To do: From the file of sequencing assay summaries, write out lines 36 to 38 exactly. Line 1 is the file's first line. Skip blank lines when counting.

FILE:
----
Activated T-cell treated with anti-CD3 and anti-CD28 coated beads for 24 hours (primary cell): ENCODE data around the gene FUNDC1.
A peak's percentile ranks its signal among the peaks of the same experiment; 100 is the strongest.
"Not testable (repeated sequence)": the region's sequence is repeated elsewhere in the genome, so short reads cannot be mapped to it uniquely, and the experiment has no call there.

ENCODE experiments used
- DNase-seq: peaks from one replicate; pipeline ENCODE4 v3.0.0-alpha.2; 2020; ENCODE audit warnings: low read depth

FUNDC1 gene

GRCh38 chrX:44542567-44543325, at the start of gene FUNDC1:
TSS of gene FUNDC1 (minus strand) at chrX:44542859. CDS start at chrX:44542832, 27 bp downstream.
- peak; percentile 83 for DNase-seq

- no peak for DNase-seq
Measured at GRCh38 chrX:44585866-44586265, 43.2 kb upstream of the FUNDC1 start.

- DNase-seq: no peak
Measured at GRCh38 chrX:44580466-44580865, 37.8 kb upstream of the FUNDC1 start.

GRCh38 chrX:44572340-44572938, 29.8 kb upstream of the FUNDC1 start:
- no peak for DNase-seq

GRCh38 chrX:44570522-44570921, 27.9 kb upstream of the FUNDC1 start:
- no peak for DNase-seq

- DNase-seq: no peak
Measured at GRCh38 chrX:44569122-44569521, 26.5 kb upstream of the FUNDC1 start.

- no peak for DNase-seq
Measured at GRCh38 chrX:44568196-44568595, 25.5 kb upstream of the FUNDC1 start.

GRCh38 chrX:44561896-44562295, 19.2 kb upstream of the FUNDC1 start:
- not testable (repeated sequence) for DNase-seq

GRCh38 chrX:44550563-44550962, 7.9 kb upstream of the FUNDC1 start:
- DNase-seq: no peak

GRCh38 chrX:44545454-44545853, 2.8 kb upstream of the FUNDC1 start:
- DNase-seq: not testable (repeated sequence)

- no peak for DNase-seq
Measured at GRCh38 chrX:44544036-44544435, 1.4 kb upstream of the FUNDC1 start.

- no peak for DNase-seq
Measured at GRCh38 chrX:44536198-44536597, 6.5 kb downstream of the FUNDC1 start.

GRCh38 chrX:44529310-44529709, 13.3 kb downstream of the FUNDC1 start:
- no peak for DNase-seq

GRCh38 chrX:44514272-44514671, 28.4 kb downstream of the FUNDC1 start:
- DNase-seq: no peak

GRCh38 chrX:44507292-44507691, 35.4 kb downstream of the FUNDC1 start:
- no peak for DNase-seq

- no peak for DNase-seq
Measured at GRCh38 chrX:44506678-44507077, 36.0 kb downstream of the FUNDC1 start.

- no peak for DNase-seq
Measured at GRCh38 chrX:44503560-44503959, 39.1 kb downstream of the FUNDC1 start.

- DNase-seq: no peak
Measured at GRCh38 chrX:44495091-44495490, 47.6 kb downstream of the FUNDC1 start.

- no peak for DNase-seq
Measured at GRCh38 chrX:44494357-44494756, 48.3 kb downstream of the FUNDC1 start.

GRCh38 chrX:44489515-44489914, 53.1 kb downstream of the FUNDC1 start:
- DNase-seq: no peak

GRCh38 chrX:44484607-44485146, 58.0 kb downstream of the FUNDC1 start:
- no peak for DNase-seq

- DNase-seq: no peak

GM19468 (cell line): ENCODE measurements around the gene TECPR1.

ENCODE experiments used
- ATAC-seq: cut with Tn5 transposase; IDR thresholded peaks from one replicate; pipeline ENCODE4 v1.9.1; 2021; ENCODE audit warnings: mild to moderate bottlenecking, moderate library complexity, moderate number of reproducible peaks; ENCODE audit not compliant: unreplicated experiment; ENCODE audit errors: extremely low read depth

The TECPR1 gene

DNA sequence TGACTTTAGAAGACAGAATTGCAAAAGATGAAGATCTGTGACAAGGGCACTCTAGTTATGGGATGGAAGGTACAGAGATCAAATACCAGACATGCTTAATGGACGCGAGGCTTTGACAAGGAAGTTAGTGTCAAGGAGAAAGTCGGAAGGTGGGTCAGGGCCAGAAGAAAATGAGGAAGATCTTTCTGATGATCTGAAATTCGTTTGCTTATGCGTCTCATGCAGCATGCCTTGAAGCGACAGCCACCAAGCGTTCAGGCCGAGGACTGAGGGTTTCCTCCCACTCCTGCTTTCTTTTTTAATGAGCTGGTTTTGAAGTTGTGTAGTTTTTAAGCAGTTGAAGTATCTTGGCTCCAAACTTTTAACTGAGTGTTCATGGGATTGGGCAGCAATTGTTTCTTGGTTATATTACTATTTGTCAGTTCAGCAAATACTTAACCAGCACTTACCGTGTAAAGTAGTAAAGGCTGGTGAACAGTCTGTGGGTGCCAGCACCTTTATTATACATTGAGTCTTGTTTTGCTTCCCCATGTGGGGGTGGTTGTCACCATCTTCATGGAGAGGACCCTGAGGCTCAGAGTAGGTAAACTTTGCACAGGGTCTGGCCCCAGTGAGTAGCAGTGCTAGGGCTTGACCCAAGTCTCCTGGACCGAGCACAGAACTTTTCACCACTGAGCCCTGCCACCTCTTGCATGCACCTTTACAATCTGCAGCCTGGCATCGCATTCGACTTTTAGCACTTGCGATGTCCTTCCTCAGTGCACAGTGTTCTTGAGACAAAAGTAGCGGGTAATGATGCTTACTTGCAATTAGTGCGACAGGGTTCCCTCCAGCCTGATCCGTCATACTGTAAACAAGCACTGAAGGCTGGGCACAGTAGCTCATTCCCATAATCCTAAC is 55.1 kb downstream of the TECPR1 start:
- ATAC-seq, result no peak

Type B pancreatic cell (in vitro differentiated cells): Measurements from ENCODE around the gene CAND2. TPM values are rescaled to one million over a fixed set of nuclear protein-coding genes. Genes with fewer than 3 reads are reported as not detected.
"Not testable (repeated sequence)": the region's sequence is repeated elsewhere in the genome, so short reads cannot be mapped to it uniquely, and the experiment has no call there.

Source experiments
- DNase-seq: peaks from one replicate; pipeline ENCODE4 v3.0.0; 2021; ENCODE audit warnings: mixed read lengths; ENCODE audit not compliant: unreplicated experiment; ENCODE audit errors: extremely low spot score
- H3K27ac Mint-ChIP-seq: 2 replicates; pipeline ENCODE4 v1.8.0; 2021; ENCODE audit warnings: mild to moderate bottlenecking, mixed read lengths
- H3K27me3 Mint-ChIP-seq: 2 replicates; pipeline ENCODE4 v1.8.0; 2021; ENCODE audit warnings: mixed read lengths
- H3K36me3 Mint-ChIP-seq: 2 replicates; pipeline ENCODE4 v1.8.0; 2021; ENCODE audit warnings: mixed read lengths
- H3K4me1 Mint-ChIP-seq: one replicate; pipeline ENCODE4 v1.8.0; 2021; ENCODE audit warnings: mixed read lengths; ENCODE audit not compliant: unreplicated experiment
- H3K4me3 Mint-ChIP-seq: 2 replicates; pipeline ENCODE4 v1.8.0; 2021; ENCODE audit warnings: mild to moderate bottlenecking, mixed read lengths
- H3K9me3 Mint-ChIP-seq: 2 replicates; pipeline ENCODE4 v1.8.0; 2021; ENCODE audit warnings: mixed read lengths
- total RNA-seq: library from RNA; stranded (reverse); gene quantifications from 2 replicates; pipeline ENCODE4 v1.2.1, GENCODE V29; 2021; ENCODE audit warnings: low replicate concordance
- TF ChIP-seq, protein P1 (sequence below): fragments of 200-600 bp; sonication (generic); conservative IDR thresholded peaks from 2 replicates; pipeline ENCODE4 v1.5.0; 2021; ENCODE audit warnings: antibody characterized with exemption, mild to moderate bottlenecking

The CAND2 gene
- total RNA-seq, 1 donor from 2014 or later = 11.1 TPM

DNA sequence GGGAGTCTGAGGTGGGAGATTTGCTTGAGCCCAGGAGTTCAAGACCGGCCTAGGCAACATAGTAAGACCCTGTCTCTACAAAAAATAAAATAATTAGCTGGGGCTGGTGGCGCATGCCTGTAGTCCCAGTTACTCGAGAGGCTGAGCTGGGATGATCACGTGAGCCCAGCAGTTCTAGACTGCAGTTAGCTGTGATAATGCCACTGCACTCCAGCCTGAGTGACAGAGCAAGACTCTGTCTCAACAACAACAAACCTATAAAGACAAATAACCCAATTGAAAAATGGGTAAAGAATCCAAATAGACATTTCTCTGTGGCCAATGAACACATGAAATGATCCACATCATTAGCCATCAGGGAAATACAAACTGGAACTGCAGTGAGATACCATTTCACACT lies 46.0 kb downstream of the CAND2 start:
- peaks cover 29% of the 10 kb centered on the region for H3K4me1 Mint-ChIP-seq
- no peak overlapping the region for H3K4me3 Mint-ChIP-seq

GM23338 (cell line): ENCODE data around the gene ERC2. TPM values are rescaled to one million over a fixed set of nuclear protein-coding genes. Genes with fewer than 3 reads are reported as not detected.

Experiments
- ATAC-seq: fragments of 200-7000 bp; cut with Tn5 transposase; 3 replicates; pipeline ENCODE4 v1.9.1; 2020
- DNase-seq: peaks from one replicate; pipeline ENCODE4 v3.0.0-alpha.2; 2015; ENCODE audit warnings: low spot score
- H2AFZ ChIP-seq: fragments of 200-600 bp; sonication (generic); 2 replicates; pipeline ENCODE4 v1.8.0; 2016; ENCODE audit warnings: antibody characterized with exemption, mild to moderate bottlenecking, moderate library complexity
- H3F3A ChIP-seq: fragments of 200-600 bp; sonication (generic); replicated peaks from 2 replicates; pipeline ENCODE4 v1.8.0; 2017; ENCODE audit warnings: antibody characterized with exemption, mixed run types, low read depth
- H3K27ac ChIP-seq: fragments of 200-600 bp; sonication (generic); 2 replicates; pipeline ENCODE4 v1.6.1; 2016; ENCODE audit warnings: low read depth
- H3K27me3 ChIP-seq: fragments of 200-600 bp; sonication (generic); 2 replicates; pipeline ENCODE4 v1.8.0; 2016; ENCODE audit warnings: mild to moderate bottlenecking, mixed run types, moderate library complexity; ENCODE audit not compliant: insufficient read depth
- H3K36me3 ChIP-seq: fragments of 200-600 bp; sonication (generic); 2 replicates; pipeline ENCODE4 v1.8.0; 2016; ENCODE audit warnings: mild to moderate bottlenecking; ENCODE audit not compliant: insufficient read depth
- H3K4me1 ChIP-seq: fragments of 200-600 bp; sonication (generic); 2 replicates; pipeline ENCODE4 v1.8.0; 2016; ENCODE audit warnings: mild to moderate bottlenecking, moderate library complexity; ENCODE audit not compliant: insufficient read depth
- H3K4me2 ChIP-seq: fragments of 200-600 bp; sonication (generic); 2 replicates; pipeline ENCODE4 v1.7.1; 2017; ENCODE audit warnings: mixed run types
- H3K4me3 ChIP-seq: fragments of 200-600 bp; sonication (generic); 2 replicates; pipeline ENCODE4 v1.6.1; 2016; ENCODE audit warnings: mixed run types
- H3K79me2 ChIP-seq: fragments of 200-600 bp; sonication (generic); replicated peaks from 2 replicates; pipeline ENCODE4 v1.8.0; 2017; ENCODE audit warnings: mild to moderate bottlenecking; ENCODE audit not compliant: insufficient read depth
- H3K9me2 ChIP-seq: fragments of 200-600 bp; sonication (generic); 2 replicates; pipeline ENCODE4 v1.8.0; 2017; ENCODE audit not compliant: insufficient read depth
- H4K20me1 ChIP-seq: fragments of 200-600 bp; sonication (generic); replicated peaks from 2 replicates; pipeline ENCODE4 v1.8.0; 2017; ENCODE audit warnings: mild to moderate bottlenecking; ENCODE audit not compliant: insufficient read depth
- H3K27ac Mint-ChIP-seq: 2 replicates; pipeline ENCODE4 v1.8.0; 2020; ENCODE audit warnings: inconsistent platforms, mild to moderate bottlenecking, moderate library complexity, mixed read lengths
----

GRCh38 chrX:44507292-44507691, 35.4 kb downstream of the FUNDC1 start:
- no peak for DNase-seq

- no peak for DNase-seq